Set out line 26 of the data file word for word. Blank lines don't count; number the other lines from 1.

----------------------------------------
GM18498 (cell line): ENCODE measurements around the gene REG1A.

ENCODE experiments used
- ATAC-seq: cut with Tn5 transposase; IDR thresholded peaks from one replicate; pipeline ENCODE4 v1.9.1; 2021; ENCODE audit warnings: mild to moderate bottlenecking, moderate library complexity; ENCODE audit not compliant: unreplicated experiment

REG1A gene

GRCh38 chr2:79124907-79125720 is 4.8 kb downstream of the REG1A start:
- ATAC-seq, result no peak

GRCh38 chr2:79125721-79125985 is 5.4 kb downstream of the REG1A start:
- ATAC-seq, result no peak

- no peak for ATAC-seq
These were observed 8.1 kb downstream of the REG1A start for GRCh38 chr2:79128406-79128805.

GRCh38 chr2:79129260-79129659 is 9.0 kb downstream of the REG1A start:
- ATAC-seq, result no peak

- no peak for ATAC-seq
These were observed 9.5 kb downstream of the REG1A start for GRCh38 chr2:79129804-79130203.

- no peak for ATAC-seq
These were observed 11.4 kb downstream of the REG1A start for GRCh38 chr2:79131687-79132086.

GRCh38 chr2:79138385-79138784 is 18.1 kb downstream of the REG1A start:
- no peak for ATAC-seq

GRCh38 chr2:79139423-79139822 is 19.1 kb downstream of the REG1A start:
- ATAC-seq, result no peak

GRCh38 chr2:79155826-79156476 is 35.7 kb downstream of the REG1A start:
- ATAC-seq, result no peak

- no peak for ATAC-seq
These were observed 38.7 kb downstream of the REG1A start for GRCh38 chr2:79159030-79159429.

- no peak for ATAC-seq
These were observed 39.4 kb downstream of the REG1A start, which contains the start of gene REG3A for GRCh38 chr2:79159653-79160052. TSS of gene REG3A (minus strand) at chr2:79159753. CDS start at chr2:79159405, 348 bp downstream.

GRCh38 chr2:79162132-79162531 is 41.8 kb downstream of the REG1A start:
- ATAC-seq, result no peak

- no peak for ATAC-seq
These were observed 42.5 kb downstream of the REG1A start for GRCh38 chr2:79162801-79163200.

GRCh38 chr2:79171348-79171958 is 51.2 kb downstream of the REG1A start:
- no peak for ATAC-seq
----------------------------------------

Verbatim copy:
These were observed 39.4 kb downstream of the REG1A start, which contains the start of gene REG3A for GRCh38 chr2:79159653-79160052. TSS of gene REG3A (minus strand) at chr2:79159753. CDS start at chr2:79159405, 348 bp downstream.